Dear Stakeholder – Please join BOEM Director Liz Klein for the first public meeting of the National Academies of Science, Engineering and Medicine’s Standing Committee on Offshore Wind Energy and Fisheries. WHEN: April 13, 2023 (3 p.m. – 4:30 p.m. ET) WHERE: Virtual Webcast – Registration Instructions All are welcome and encouraged to attend the webcast. The virtual open session will introduce the committee to the public and discuss the standing committee goals. The National Academies require advance registration. Meeting details, including a webcast link, registration instructions and a full agenda, will be available via the Registration Instructions above. Established at BOEM’s request, this new standing committee will help BOEM expand and improve its engagement and communication with the fishing community on offshore wind energy activities. The committee is to serve as an independent, credible forum to discuss the state of science and pressing concerns related to the intersection of offshore wind with fisheries. Committee members will choose meeting topics in consultation with BOEM staff, based on input from BOEM and other stakeholders.
Learn more by checking out the Standing Committee on Offshore Wind’s web page.
Important to remember that no inshore fish are allowed to be kept when inshore fishing is closed, regardless of what depth they were caught. Emphasizing that it doesn’t matter if you caught a blue or a black in deeper than 50 fathoms, no retention of inshore species allowed.
How can I tell which species are inshore and which are slope and shelf?
Im so glad you asked. Here are some ID cards provided by CDFW, ODFW and Recfin to help with identification. Not only are there ID cards for Inshore, Shelf and Slope rockfish, there are also some for the Copper, Quillback and Vermillion among others. The individual species ID cards include several variations in color and appearance for each species. There are a few that are helpful in comparing and contrasting
Now that we are catching all these deepwater fish, how do we safely release them? (Yes, they can be safely released!!!). Stay tuned for more information about barotrauma. Coastside has an interesting history of involvement in influencing the use of descending devices to create more fishing opportunity for all.
Demystifying the salmon season planning process. An introduction to the Pacific Fisheries Marine Council
The Pacific Fishery Management Council is one of eight regional fishery management councils established by the Magnuson Fishery Conservation and Management Act of 1976. They recommend fishery management measures in the Federal waters off Washington, Oregon, and California. Planning the Salmon fishing season is one of their functions.
Each year at its March and April meetings the Council establishes management measures for commercial, tribal, and recreational salmon fisheries off the coasts of California, Washington, Oregon, and even landlocked Idaho. The management year for ocean salmon fisheries begins on May 16 and lasts for 12 months to the following May 15th. To support Council decision making the Council’s Salmon Technical Team and Council staff develop four documents that outline salmon management for the upcoming fishing year:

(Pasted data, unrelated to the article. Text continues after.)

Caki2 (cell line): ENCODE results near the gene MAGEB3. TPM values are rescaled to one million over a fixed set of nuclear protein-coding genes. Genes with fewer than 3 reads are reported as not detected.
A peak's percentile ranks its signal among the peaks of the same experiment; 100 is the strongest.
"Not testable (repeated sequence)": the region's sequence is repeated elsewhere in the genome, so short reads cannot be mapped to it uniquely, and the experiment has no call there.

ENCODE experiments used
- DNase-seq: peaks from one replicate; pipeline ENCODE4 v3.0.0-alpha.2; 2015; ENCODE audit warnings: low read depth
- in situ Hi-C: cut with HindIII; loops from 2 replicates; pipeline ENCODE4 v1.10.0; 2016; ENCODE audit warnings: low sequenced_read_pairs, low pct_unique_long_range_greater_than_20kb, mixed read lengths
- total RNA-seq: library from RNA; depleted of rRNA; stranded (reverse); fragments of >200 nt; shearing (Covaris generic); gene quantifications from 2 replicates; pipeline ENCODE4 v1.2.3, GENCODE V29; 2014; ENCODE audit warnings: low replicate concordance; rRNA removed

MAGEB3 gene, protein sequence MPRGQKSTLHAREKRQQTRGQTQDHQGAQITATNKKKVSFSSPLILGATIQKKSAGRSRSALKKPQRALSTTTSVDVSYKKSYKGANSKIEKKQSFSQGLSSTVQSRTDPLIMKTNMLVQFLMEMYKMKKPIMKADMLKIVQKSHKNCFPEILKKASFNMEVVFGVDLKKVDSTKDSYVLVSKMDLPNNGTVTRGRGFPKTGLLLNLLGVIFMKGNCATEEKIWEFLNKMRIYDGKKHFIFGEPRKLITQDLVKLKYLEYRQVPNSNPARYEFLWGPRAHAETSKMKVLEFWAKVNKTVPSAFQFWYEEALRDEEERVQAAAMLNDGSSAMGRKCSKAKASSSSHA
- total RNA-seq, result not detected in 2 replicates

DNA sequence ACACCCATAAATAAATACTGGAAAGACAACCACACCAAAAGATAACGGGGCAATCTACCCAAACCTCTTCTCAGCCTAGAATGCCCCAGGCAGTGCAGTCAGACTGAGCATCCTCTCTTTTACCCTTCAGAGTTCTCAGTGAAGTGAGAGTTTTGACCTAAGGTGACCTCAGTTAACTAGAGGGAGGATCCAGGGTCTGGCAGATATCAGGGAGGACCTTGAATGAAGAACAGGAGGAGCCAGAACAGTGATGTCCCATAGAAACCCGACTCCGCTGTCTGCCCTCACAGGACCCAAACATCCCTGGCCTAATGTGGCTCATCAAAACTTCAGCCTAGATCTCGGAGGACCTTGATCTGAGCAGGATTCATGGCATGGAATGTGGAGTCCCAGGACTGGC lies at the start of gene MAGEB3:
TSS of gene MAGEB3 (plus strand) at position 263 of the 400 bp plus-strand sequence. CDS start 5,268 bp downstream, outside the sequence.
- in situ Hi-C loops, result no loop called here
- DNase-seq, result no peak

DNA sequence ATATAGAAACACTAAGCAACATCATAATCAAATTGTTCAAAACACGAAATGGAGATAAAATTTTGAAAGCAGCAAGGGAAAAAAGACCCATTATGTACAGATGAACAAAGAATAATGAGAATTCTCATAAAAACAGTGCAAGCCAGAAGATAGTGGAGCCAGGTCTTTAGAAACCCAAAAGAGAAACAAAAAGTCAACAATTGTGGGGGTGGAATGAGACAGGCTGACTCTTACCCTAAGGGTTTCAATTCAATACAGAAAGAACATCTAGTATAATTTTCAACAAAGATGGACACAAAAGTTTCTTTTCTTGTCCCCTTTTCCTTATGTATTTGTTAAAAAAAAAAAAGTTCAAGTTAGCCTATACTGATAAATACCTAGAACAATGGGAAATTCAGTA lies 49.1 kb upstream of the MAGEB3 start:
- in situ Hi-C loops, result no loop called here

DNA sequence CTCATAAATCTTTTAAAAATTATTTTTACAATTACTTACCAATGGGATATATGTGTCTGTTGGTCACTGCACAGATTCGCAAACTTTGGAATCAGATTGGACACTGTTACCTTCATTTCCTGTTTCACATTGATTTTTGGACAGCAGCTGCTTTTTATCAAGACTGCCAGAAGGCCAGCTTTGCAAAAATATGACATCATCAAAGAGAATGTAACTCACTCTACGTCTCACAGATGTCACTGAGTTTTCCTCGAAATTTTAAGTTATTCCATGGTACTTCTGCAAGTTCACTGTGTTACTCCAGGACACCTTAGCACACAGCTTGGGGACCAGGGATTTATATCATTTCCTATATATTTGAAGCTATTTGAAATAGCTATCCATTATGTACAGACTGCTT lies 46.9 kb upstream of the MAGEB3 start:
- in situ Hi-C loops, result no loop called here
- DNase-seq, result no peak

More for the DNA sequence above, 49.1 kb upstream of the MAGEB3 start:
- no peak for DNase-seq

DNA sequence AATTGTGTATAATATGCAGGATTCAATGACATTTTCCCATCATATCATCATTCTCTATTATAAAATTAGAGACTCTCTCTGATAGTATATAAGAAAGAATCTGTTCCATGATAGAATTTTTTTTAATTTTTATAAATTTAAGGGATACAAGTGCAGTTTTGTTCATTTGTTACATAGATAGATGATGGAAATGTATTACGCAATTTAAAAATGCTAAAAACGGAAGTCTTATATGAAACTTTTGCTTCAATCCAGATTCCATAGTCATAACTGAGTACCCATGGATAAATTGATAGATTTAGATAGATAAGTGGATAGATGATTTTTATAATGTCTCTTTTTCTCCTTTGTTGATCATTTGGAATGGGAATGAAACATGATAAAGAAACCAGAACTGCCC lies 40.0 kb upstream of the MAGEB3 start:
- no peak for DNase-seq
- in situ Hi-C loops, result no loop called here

Review of Ocean Salmon Fisheries for the previous year (Stock Assessment and Fishery Evaluation, or SAFE, document)
Preseason Report I: The forecast used to set salmon fisheries
Preseason Report II: A description of the Council’s proposed ocean salmon management alternatives and their impacts on ocean salmon fisheries and stocks
Preseason Report III: The Salmon Technical Team’s analysis of ocean salmon fishery management measures adopted by the Council for submission to the U.S. Secretary of Commerce
This is where the first preseason report on the 2024 season will be posted.
Overall, the process of planning the salmon fishing season on the West Coast involves a complex and multifaceted decision-making process, with many different factors and stakeholders to consider. The PFMC works closely with state and federal agencies, as well as fishermen and other interested parties, to ensure that its decisions are based on the best available data and reflect the needs and concerns of all stakeholders.
There is opportunity for the general public to be involved.
The Pacific Fishery Management Council (PFMC) has a unique process of public participation in the planning and use of natural resources, particularly when compared to other federal processes that may not have as much public input.
One of the main ways that the PFMC involves the public is through its advisory bodies, which include representatives from different stakeholder groups, including commercial and recreational fishermen, environmental organizations, and tribes. These advisory bodies provide input to the council on issues related to fishery management and help to ensure that the council’s decisions reflect the needs and concerns of all stakeholders.
The council also holds public meetings throughout the year, which provide opportunities for members of the public to provide input and feedback on proposed regulations and management plans. The council encourages public comment and actively seeks out input from a wide range of stakeholders, including fishermen, conservation groups, and the general public.
Overall, the unique process of public participation in the PFMC’s decision-making process reflects the council’s commitment to promoting the sustainable use of natural resources and to ensuring that its decisions reflect the needs and concerns of all stakeholders.
How it get involved.
The PFMC posts a schedule of upcoming meetings, agendas, briefing books and E-portal for public comments. Additionally there is an archive of materials including youtube videos of past meetings. Please click through the links below to access the PFMC site directly.